Reviewby Theron Martin,
With Priscilla at least temporarily neutralized, Deneve, Helen, Cynthia, Uma, and Deitrich head back to the holy city of Rabona, only to discover it suffering from an apparent onslaught of Awakened Beings. With their help, Galatea, Tabitha, Clarice, and Miata manage to defend Rabona and fend off the onslaught, but all signs point to the Organization as being responsible, and as an apparent retribution for Miria's failed attempt to take down the Organization, to boot. The disturbing patterns that some see in this action and/or loyalty to Miria convince all but Galatea, Clarice and Miata to set out for the Organization, but will the team of warriors that they meet along the way help or hinder them? Meanwhile, the Organization's most prominent members plot anew in the wake of Miria's attack, but they may not be as fully in control of the situation as they had surmised. . .
Claymore began and ran through its first eleven volumes with Clare firmly ensconced as the series' lead protagonist, but as the series advanced into its teens it showed that it was far from being a one-woman story. As new supporting and ensemble cast members emerged and the scope of the story expanded, the side characters proved that they could not only carry the story in Clare's absence but also do it at least as well as she could, perhaps even better. Because of that, the series has shown the ability to survive quite nicely in her absence, as volume 20 proves once again. What is Clare's reward for finally getting a chance to confront and (at least temporarily) shut down Priscilla? She effectively gets removed from play for this volume. And the story is better-off for it.
As the story spends more time focusing on the other ensemble members, the greatest weakness of the manga version becomes increasingly evident: absent her struggle to reclaim and retain her humanity, Clare simply isn't that interesting a character. Although she showed some signs of regaining that interest factor in volume 18, it faded again with episode 19, and without that she has a fairly dull personality. Most of the other named warriors are more fully-realized personalities than she is; even the relatively recently-introduced Dietrich is more clear-cut and distinctive, and Clare pales in comparison to regulars like Helen and Deneve. Now that the “cool” factor on Priscilla's reemergence has faded, she has also proven to be an irritatingly boring character, a passionless killing machine so powerful that nothing fazes her – in other words, the polar opposite of what she started out as. Bring saddled with frightfully bland dialogue doesn't help, either. Thus the best thing the series could have done is to have these two neutralize each other and thus keep each other out of action, even if it is only for the short-term, while the other major plot thread gets resolved.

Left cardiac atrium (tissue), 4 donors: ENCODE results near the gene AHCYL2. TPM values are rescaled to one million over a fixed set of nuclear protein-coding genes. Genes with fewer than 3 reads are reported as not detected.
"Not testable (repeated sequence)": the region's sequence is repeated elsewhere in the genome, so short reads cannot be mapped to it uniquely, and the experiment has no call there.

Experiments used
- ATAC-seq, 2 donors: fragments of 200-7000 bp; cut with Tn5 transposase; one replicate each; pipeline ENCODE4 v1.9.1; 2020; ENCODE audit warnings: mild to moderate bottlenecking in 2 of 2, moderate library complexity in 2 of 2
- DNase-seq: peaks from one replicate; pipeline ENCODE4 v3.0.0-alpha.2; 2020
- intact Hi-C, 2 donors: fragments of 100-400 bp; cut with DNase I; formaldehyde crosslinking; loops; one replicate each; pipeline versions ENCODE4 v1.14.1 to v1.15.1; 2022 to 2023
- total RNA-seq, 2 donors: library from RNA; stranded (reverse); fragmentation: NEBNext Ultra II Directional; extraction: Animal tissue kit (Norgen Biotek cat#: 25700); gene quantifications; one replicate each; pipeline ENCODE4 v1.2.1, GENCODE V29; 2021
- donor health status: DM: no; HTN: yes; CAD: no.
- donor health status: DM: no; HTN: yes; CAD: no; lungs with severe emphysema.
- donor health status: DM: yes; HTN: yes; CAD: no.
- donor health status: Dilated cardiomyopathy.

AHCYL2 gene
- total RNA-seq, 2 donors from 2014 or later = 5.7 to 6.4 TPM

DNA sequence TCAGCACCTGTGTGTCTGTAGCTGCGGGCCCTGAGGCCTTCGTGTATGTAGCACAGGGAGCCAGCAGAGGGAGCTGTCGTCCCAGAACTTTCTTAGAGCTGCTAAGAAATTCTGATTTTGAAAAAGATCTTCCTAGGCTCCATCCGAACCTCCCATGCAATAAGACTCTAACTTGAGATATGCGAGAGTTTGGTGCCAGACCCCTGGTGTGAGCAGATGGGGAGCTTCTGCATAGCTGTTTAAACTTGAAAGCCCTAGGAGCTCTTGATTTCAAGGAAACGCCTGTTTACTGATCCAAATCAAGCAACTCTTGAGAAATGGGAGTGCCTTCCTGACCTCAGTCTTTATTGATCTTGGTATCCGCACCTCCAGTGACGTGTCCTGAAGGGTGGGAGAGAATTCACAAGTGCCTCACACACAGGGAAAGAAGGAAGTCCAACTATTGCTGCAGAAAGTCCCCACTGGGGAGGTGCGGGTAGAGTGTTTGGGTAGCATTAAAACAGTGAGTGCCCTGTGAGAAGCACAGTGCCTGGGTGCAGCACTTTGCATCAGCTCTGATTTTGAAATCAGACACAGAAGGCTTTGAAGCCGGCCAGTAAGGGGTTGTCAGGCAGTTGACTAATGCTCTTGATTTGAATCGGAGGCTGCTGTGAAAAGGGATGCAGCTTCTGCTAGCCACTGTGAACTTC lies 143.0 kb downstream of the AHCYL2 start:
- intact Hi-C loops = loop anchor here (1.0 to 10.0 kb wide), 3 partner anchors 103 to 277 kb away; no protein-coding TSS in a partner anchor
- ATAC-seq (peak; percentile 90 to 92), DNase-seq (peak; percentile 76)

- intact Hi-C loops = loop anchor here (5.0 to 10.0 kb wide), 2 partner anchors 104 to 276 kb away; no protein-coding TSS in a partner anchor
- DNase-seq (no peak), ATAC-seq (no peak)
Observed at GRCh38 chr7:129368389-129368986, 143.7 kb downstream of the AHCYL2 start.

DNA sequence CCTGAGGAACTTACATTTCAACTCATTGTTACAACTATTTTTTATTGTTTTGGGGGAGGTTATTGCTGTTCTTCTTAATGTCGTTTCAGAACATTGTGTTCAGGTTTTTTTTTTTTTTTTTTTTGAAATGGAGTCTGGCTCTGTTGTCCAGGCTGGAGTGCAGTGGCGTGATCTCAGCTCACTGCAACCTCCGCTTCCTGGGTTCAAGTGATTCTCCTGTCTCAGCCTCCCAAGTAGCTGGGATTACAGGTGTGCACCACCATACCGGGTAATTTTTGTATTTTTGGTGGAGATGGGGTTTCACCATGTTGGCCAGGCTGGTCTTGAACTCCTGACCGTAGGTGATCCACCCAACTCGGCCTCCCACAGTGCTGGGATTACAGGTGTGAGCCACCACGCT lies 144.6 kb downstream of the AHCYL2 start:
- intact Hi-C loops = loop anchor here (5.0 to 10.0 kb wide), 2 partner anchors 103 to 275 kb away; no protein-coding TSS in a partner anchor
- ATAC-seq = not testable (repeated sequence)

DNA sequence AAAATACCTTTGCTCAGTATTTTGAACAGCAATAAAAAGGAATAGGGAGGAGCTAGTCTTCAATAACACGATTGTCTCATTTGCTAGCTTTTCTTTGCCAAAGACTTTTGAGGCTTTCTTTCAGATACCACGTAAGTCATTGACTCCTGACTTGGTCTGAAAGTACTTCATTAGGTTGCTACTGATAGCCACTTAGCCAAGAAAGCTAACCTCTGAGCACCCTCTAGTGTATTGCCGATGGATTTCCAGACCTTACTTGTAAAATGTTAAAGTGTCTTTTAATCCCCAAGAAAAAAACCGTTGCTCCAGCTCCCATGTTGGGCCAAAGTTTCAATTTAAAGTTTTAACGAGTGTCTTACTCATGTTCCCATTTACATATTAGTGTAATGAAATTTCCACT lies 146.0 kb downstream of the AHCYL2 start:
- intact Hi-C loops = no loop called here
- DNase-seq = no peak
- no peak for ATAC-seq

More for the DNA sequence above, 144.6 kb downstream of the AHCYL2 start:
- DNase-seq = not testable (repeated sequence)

And that other major plot thread – that is, Miria's attempt to bring down the Organization – is the more interesting one anyway. The scar-faced Elder seen in the previous few volumes has one final perversion cooking up which should prove to be a suitably ugly surprise for the rebels (it gets talked about here but does not yet make an appearance), but that is ultimately just another step along the power escalation curve typical for a shonen-grounded series. The real juice in this meat comes from watching how fragile the allegiance of the warriors is to the Organization. Almost since the beginning the Organization has been portrayed as being compassionless, exploitive, vindictive, even outright cruel in its handling of its warriors, and more recent revelations about its shady behavior involving the general populace bring the word “evil” into the equation, too. Given that, is it any wonder that the warriors' loyalty is fragile enough to be shaken by them merely being told simple truths and treated with respect?
Although the artistry is mostly up to Norihiro Yagi's usual high standards, his quality control does show signs of slipping. A few panels in this set, especially in the early scenes, show some distortions of body limbs that cannot be accounted for through warrior power use. These are more anomalies than regular occurrences, however, and he balances that out with continuing creativity in monster design and the interesting angles he takes on presenting Dae, the scarred Elder who looks perfectly normal on his right-side profile and perfectly horrific on his left-side profile. One great double-panel shot towards the end even shows a dozen assembled warriors, each of which has her own distinctive hair style and slight fluctuations in figure and/or build – a remarkable effort, given that they all have the same color hair and so can show no shading variations. Background art is still solid and battle choreography, while, not at its peak, at least does not disappoint.
Yagi has shown a talent for ending volumes on big cliffhangers, and this volume offers another great example of that. The direction that the series is taking at the end of the volume is one of the most promising ones yet, and a possible continuation of Clare and Priscilla's long-anticipated showdown actually has nothing to do with that.
Overall : B
Story : B-
Art : B+
+ Promising plot developments, ensemble cast members show that they can carry the series just fine.
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